• Support PF! Buy your school textbooks, materials and every day products Here!

Epsilon Delta Limit Definition

  • #1

Homework Statement



Prove lim x--> -1

1/(sqrt((x^2)+1)

using epsilon, delta definition of a limit

Homework Equations





The Attempt at a Solution



I know that the limit =(sqrt(2))/2

And my proof is like this so far. Let epsilon >0 be given. We need to find delta>0 s.t. if 0<lx+1l<delta, then l[1/(sqrt((x^2)+1)]-(sqrt(2))/2l < epsilon. So we need to pick delta= ?

I'm not sure how to arrive at the delta. I know I have to work out what's inside the absolute values, but I'm getting stuck.
 

Answers and Replies

  • #2
SammyS
Staff Emeritus
Science Advisor
Homework Helper
Gold Member
11,315
1,005

Homework Statement



Prove lim x--> -1

1/(sqrt((x^2)+1)

using epsilon, delta definition of a limit

Homework Equations



The Attempt at a Solution



I know that the limit =(sqrt(2))/2

And my proof is like this so far. Let epsilon >0 be given. We need to find delta>0 s.t. if 0<lx+1l<delta, then l[1/(sqrt((x^2)+1)]-(sqrt(2))/2l < epsilon. So we need to pick delta= ?

I'm not sure how to arrive at the delta. I know I have to work out what's inside the absolute values, but I'm getting stuck.
What have you tried?

Where are you stuck?
 
  • #3
I don't know how to simplify it at all. My thought was to maybe to get common denominator or and then multiply by the conjugate, but I don't know if this is correct. I got l[2-(2)^(1/2) *((x^2)+1)^(1/2)]/(2((x^2)+1)^(1/2)l. I'm sorry, it's hard to type it here, does any of that make sense?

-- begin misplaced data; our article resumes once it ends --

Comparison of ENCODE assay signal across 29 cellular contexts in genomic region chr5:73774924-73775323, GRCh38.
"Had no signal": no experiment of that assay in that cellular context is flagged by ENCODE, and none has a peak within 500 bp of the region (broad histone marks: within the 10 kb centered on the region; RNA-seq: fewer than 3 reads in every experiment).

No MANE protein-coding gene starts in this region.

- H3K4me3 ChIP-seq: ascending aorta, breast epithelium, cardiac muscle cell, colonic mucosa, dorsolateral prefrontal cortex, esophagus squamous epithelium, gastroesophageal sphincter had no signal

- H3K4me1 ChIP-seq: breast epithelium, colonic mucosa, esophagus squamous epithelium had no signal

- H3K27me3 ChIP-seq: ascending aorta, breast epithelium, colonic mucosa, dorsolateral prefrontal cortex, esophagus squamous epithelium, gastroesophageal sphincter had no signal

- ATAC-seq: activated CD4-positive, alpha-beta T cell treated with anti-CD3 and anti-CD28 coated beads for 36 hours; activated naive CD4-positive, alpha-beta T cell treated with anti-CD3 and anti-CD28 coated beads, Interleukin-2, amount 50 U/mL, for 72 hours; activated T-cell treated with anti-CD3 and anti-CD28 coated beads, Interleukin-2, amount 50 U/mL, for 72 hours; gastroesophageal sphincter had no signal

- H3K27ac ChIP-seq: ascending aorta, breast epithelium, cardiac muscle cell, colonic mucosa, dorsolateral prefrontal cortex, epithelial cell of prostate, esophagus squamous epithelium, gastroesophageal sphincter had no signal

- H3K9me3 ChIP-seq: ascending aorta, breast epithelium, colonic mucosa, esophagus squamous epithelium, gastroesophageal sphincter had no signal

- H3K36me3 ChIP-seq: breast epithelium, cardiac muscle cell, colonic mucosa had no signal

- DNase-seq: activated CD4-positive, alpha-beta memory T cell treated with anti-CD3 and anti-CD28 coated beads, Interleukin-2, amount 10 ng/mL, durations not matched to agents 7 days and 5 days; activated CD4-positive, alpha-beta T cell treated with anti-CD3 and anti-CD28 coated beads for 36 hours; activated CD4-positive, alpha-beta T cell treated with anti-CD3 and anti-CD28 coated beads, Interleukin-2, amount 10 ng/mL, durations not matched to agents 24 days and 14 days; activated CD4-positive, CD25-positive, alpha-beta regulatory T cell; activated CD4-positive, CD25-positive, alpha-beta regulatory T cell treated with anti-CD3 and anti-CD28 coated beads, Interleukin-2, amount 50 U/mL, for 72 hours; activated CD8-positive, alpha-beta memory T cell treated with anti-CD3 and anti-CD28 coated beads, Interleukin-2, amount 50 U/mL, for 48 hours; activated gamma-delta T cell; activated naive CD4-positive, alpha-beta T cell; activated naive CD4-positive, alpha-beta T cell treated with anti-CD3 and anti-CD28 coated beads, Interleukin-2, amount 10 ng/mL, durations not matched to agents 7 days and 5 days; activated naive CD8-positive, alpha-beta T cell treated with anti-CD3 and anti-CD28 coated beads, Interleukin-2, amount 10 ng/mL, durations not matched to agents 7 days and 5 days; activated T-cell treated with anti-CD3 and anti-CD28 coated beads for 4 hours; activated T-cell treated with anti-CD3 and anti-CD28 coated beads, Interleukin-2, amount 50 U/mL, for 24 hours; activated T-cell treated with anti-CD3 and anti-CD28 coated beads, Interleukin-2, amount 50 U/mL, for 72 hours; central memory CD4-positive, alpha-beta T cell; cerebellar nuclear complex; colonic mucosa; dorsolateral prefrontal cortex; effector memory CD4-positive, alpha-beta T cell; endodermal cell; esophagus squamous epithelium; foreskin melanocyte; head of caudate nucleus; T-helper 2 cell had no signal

• #4
SammyS
Staff Emeritus
Science Advisor
Homework Helper
Gold Member
11,315
1,005
I don't know how to simplify it at all. My thought was to maybe to get common denominator or and then multiply by the conjugate, but I don't know if this is correct. I got l[2-(2)^(1/2) *((x^2)+1)^(1/2)]/(2((x^2)+1)^(1/2)l. I'm sorry, it's hard to type it here, does any of that make sense?
Yes, that makes some sense.

What you have is: [itex]\displaystyle \left|\frac{2-\sqrt{2}\sqrt{1+x^2}}{2\,\sqrt{1+x^2}}\right|[/itex] which is equivalent to: [itex]\displaystyle \left|\frac{1}{\sqrt{1+x^2}}-\frac{\sqrt{2}}{2}\right|[/itex]. That's a start.

Rationalize the numerator. One factor of the result will be (x + 1) .

Restrict δ to put a bound on the rest of the expression.
 
  • #5
When I try to rationalize, I get l(-2x^2)/[4((x^2)+1)^(1/2)+2(2)^(1/2)*((x^2)+1)]l

What did I do wrong?
 
  • #6
SammyS
Staff Emeritus
Science Advisor
Homework Helper
Gold Member
11,315
1,005
When I try to rationalize, I get l(-2x^2)/[4((x^2)+1)^(1/2)+2(2)^(1/2)*((x^2)+1)]l

What did I do wrong?
The numerator should be 2(1-x2) which is 1(1-x)(1+x).

The denominator is a mess.
 

Related Threads on Epsilon Delta Limit Definition

  • Last Post
Replies
1
Views
1K
  • Last Post
Replies
20
Views
1K
Replies
3
Views
1K
Replies
2
Views
4K
Replies
5
Views
1K
Replies
2
Views
7K
Replies
15
Views
4K
Replies
6
Views
4K
Replies
13
Views
2K
Replies
3
Views
2K
Top